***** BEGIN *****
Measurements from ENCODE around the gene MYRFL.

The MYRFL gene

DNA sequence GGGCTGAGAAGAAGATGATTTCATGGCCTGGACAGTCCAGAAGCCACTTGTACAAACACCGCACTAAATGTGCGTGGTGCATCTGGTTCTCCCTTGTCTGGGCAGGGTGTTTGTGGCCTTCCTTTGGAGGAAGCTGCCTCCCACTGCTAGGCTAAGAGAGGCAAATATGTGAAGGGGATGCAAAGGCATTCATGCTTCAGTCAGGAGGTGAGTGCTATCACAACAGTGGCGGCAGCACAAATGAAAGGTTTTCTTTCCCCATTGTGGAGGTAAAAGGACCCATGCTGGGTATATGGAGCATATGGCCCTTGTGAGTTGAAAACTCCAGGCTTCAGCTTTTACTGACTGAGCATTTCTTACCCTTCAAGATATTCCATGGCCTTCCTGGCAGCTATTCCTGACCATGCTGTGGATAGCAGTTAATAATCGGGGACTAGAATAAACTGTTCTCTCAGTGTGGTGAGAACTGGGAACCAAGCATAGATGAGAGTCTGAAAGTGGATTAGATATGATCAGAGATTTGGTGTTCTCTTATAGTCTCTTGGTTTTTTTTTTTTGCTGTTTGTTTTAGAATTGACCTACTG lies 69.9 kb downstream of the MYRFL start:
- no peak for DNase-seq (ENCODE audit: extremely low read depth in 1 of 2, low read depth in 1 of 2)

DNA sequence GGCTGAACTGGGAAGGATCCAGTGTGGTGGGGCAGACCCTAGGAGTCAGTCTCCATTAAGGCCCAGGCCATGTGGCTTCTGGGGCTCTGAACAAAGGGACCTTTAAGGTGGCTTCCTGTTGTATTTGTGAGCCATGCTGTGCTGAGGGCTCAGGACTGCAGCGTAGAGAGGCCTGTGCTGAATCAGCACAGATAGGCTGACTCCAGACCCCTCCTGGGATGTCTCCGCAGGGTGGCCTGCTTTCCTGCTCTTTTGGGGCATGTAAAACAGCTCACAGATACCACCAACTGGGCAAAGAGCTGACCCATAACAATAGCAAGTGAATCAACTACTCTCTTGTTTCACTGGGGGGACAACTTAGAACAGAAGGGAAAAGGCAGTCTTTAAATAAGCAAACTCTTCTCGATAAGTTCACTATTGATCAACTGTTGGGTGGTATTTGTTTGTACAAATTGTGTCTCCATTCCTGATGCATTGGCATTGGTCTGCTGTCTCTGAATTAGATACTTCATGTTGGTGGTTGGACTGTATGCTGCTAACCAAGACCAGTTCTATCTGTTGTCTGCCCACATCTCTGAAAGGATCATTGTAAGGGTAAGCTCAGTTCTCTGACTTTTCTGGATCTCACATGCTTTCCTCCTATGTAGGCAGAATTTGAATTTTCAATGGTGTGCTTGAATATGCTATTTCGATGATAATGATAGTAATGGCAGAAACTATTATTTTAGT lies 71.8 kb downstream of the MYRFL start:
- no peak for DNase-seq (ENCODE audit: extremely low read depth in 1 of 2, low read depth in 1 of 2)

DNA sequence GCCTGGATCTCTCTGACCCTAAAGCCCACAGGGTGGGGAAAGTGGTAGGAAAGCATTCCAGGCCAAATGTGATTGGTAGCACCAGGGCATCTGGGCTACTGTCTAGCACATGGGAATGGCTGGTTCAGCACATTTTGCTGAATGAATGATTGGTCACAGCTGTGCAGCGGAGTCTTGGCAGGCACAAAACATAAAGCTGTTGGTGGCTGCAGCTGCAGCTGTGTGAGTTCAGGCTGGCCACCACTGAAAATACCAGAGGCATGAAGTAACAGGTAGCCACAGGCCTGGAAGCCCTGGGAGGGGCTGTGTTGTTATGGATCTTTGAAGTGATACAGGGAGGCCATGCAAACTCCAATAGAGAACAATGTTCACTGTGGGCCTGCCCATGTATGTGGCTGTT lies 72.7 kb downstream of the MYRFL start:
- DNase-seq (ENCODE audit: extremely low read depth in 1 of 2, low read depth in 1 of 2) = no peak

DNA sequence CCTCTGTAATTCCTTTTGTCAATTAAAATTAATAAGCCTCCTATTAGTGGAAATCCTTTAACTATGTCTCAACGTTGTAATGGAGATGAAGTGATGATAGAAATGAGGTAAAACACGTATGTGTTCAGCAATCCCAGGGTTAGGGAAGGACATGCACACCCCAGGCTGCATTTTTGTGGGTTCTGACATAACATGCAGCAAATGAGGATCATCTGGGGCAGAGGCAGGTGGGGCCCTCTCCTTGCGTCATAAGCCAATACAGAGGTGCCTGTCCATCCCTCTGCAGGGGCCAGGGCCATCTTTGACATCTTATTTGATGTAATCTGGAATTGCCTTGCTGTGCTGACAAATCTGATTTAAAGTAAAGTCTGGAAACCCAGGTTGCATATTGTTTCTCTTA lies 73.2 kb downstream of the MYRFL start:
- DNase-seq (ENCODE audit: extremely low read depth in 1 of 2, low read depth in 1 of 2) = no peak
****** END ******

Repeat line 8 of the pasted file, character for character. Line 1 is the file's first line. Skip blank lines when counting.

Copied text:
- DNase-seq (ENCODE audit: extremely low read depth in 1 of 2, low read depth in 1 of 2) = no peak